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FIRST PENNSYLVANIA BANK v. PEACE VALLEY LAKESIDE COMMUNITY AND AGRICULTURAL TRUST (06/22/84)

filed: June 22, 1984.

FIRST PENNSYLVANIA BANK, N.A., APPELLEE,
v.
PEACE VALLEY LAKESIDE COMMUNITY AND AGRICULTURAL TRUST, INC., AND FRANK E. ELLIOTT AND STEPHANIE H. ELLIOTT, HIS WIFE, AND UPPER PROVIDENCE TOWN CENTER AND OPEN SPACE TRUST, INC.; APPEAL OF PEACE VALLEY LAKESIDE COMMUNITY AND AGRICULTURAL TRUST, INC. AND UPPER PROVIDENCE TOWN CENTER AND OPEN SPACE TRUST, INC. FIRST PENNSYLVANIA BANK, N.A., APPELLANT, V. PEACE VALLEY LAKESIDE COMMUNITY AND AGRICULTURAL TRUST, INC., AND FRANK E. ELLIOTT AND STEPHANIE H. ELLIOTT, HIS WIFE, AND UPPER PROVIDENCE TOWN CENTER AND OPEN SPACE TRUST, INC.



NO. 3472 Philadelphia, 1982, NO. 3612 Philadelphia, 1982, Appeal from the Order entered November 15, 1982 in the Court of Common Pleas of Bucks County, Civil, No. 81-01775-14.

COUNSEL

John A. Van Luvanee, Doylestown, for appellant in No. 3612 and for appellee in No. 3472.

William G. Kozub, Doylestown, for appellants in No. 3472 and for appellees in No. 3612.

Brosky, Wieand and McEwen, JJ.

Author: Mcewen

[ 329 Pa. Super. Page 220]

These cross-appeals have been taken from the order of the distinguished Judge Edward T. Biester, Jr., which established, pursuant to the provisions of the Deficiency Judgment

[ 329 Pa. Super. Page 221]

Act, 42 Pa.C.S. ยง 8103 et seq., $385,000.00 as the fair market value of certain real property. We affirm.

The real property in question, an irregular tract composed of 68.922 acres and located in New Britain Township, Bucks County, was the subject of a mortgage agreement by Peace Valley Lakeside Community and Agricultural Trust Co., Inc. (Peace Valley),*fn1 in favor of First Pennsylvania Bank (the Bank) as security for a loan in the amount of $410,000.00. Peace Valley defaulted on its mortgage obligation and the Bank, after it had confessed judgment against Peace Valley in the amount of $675,523.28, issued a writ of execution, and purchased the premises for costs when sold by the sheriff on July 10, 1981. After the Bank had assessed damages in the amount of $697,843.17, it petitioned the Court of Common Pleas to establish the value of the property as of the sale date. Both the Bank and Peace Valley have appealed from the conclusion of the court that the fair market value was $385,000.00.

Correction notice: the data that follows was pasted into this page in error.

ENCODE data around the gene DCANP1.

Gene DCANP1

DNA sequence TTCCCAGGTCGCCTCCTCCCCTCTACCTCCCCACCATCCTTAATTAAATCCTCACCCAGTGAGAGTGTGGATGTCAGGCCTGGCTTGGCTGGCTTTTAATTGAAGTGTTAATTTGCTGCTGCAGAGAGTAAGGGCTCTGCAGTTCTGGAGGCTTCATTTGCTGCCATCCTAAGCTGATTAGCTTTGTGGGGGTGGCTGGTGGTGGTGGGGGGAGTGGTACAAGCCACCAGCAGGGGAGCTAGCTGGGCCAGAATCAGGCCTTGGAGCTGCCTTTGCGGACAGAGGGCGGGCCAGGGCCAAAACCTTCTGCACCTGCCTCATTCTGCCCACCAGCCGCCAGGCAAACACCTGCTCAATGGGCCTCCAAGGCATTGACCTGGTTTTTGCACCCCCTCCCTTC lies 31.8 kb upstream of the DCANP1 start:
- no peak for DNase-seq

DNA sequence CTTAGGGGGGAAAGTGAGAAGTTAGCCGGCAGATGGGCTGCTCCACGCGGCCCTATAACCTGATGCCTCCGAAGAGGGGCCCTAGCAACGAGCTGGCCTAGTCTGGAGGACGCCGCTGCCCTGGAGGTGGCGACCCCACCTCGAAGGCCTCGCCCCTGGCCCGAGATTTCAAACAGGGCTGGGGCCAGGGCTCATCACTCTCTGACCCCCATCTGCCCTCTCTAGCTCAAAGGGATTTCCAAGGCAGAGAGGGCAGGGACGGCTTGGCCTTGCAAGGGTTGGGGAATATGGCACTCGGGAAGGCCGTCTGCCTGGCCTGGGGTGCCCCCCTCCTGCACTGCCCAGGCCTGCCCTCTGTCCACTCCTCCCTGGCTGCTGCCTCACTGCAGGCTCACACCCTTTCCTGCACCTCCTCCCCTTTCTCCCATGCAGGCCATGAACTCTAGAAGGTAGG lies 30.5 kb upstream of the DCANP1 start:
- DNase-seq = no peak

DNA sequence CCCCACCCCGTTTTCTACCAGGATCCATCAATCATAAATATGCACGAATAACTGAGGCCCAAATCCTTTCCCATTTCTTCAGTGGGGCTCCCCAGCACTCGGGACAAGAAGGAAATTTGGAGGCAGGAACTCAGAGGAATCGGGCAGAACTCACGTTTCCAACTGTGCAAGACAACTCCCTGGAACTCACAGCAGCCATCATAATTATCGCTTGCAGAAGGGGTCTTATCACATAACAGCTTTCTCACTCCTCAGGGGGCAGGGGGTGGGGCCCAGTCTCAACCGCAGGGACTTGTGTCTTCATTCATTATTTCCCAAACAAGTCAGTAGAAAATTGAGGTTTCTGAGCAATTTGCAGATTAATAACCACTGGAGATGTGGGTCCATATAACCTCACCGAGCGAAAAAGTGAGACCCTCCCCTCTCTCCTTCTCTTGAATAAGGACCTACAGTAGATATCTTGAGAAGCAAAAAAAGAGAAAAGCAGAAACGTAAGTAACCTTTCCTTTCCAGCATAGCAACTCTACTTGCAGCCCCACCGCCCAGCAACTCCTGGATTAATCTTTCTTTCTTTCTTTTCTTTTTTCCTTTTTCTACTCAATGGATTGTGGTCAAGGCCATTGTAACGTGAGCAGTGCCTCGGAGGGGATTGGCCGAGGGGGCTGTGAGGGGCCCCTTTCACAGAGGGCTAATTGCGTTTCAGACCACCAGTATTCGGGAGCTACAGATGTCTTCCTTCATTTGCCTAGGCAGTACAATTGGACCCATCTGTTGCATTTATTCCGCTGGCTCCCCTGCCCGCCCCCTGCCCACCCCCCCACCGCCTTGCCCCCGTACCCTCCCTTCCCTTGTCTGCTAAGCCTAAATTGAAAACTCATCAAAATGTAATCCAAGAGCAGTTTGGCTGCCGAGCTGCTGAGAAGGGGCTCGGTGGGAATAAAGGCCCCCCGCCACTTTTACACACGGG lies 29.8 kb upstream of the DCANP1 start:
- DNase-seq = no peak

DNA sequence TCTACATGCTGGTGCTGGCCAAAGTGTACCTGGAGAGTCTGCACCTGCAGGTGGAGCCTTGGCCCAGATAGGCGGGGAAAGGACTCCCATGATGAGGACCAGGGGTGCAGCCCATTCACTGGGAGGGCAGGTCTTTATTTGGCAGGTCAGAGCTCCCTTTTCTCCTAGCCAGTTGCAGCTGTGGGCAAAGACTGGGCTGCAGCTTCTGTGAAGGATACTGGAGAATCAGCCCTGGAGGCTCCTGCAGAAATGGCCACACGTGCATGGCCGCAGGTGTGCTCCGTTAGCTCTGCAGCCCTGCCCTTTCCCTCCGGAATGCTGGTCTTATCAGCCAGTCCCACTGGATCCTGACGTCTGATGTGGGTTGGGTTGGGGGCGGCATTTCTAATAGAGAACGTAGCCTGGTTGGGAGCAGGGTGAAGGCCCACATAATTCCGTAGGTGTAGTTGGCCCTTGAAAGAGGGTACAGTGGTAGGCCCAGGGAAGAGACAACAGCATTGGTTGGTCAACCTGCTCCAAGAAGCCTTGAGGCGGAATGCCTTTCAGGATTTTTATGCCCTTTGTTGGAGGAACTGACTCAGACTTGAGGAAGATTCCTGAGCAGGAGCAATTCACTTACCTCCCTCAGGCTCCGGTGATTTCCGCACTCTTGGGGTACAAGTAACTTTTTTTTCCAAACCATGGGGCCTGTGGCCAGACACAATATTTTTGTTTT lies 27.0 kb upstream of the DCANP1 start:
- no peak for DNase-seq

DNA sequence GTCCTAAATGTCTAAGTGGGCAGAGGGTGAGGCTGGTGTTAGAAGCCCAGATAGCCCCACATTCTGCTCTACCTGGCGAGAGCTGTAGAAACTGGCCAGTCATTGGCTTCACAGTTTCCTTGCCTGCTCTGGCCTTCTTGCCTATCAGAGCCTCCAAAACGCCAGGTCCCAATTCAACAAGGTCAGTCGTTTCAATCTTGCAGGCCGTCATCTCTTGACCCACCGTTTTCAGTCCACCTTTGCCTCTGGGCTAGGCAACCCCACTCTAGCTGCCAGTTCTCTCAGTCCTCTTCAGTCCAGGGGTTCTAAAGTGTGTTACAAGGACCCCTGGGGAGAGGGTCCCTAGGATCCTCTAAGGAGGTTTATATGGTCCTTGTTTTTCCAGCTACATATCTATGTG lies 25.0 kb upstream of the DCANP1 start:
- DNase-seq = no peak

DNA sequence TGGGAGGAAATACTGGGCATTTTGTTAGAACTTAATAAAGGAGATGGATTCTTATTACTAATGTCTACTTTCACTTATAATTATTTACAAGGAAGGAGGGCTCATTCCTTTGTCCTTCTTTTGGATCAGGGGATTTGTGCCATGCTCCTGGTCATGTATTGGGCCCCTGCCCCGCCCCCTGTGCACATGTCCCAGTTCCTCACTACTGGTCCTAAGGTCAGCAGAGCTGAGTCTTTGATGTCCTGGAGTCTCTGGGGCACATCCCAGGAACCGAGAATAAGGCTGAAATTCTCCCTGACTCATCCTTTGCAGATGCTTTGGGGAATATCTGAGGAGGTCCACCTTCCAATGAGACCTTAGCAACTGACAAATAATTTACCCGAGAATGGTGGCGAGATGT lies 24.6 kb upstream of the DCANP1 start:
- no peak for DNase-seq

Both parties dispute the market value ascribed to the property by the court. The Bank contends that the court, as it determined the value, improperly considered the potential for a change in the zoning classification of the property, while Peace Valley asserts that the sum is unduly low by reason of the failure of the court to provide adequate consideration of and weight to expert evidence upon the "highest and best use" of the property.

[ 329 Pa. Super. Page 222]

The scope of appellate review of this issue is, of course, limited to a determination of whether there is sufficient evidence to sustain the holding of the hearing judge, or whether the court committed reversible error of law. Union Nat. Bank of Pittsburgh v. Crump, 349 Pa. 339, 340, 37 A.2d 733, 734 (1944); Shrawder v. Quiggle, 256 Pa. Super. 303, 311, 389 A.2d 1135, 1139 (1978). Accord Cheltenham Federal Savings and Loan Assoc. v. Pocono Sky, 305 Pa. Super. 471, 474, 451 A.2d 744, 746 (1982). Although the Deficiency Judgment Act does not define the term "fair market value", the appellate courts of this Commonwealth, when called upon to apply judicial scrutiny to fair market value from other perspectives, have defined the term as the price a purchaser, willing but not obligated to buy, would pay an owner, willing but not obligated to sell. P. & R.C. & I. Co. v. North'd Co. Com'rs., 323 Pa. 185, 186 A. 105 (1936) (tax assessment); Genztel Corp. v. Boro. of State College, 13 Pa. Commw.Ct. 116, 124, 318 A.2d 415, 419 (1974) (condemnation proceeding). This formula must, of course, be tempered by recognition that, in instances arising under the Deficiency Judgment Act, "the actual situation is that of a 'purchaser' obliged to buy in, in order to protect the loan it made, and an 'owner' obliged to sell his property at Sheriff's sale, because he is unable to pay his debt" and, therefore, the hearing court must consider "what reasonably the judgment creditor can get out of the property in partial or complete recapture of the loan and interest on loan . . . ." Cheltenham Federal Savings and Loan Assoc. v. Pocono Sky, supra 305 Pa. Super. at 479-81, 451 A.2d at 748-49.

We first address the contention of the Bank that the hearing court erred when it considered the possibility of a change in zoning classification as an element of the fair market value of this property. While it is clear that evidence of increased value is inadmissible where the increase would result from a use ...


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